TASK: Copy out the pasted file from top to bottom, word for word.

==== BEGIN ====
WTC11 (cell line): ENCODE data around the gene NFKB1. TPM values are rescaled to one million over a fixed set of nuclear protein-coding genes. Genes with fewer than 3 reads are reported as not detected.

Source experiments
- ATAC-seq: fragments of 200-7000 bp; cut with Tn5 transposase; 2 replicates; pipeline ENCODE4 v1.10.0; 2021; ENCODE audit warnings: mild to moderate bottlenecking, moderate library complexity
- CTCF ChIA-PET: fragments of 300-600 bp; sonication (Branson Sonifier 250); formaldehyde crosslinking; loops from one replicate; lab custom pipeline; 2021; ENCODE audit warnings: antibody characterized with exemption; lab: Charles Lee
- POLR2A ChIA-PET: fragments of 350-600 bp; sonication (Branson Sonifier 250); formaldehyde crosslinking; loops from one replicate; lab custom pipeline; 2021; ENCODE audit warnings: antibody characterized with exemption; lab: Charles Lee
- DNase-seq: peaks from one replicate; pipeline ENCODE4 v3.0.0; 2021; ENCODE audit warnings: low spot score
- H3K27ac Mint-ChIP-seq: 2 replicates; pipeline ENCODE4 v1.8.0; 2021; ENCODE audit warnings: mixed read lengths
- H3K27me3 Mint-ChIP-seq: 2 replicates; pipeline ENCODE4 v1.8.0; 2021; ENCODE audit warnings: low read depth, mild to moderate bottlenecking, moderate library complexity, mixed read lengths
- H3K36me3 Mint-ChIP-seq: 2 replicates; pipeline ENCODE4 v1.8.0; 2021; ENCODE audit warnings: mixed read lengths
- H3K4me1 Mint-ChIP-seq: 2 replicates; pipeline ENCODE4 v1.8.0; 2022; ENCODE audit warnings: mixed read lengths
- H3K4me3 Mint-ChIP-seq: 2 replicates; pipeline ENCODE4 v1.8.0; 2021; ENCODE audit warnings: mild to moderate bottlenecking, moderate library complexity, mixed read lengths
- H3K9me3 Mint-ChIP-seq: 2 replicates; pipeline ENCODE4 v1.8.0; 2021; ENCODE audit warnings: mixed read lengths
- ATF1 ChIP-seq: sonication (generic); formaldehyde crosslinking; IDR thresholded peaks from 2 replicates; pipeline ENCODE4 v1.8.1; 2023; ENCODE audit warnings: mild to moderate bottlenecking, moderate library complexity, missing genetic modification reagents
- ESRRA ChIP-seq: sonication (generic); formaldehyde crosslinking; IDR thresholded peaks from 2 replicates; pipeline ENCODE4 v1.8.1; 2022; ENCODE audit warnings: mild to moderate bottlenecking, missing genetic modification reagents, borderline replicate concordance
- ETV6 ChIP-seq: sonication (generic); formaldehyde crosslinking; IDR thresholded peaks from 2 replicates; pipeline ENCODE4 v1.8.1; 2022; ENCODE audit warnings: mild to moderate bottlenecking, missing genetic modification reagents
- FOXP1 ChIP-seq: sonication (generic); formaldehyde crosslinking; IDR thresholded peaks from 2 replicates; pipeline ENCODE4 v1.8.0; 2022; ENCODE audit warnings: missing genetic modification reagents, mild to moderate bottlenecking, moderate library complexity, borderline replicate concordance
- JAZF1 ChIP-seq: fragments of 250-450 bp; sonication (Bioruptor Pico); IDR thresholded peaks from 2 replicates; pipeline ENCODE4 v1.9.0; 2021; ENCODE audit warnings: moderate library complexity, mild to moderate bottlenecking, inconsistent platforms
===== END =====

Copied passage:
WTC11 (cell line): ENCODE data around the gene NFKB1. TPM values are rescaled to one million over a fixed set of nuclear protein-coding genes. Genes with fewer than 3 reads are reported as not detected.

Source experiments
- ATAC-seq: fragments of 200-7000 bp; cut with Tn5 transposase; 2 replicates; pipeline ENCODE4 v1.10.0; 2021; ENCODE audit warnings: mild to moderate bottlenecking, moderate library complexity
- CTCF ChIA-PET: fragments of 300-600 bp; sonication (Branson Sonifier 250); formaldehyde crosslinking; loops from one replicate; lab custom pipeline; 2021; ENCODE audit warnings: antibody characterized with exemption; lab: Charles Lee
- POLR2A ChIA-PET: fragments of 350-600 bp; sonication (Branson Sonifier 250); formaldehyde crosslinking; loops from one replicate; lab custom pipeline; 2021; ENCODE audit warnings: antibody characterized with exemption; lab: Charles Lee
- DNase-seq: peaks from one replicate; pipeline ENCODE4 v3.0.0; 2021; ENCODE audit warnings: low spot score
- H3K27ac Mint-ChIP-seq: 2 replicates; pipeline ENCODE4 v1.8.0; 2021; ENCODE audit warnings: mixed read lengths
- H3K27me3 Mint-ChIP-seq: 2 replicates; pipeline ENCODE4 v1.8.0; 2021; ENCODE audit warnings: low read depth, mild to moderate bottlenecking, moderate library complexity, mixed read lengths
- H3K36me3 Mint-ChIP-seq: 2 replicates; pipeline ENCODE4 v1.8.0; 2021; ENCODE audit warnings: mixed read lengths
- H3K4me1 Mint-ChIP-seq: 2 replicates; pipeline ENCODE4 v1.8.0; 2022; ENCODE audit warnings: mixed read lengths
- H3K4me3 Mint-ChIP-seq: 2 replicates; pipeline ENCODE4 v1.8.0; 2021; ENCODE audit warnings: mild to moderate bottlenecking, moderate library complexity, mixed read lengths
- H3K9me3 Mint-ChIP-seq: 2 replicates; pipeline ENCODE4 v1.8.0; 2021; ENCODE audit warnings: mixed read lengths
- ATF1 ChIP-seq: sonication (generic); formaldehyde crosslinking; IDR thresholded peaks from 2 replicates; pipeline ENCODE4 v1.8.1; 2023; ENCODE audit warnings: mild to moderate bottlenecking, moderate library complexity, missing genetic modification reagents
- ESRRA ChIP-seq: sonication (generic); formaldehyde crosslinking; IDR thresholded peaks from 2 replicates; pipeline ENCODE4 v1.8.1; 2022; ENCODE audit warnings: mild to moderate bottlenecking, missing genetic modification reagents, borderline replicate concordance
- ETV6 ChIP-seq: sonication (generic); formaldehyde crosslinking; IDR thresholded peaks from 2 replicates; pipeline ENCODE4 v1.8.1; 2022; ENCODE audit warnings: mild to moderate bottlenecking, missing genetic modification reagents
- FOXP1 ChIP-seq: sonication (generic); formaldehyde crosslinking; IDR thresholded peaks from 2 replicates; pipeline ENCODE4 v1.8.0; 2022; ENCODE audit warnings: missing genetic modification reagents, mild to moderate bottlenecking, moderate library complexity, borderline replicate concordance
- JAZF1 ChIP-seq: fragments of 250-450 bp; sonication (Bioruptor Pico); IDR thresholded peaks from 2 replicates; pipeline ENCODE4 v1.9.0; 2021; ENCODE audit warnings: moderate library complexity, mild to moderate bottlenecking, inconsistent platforms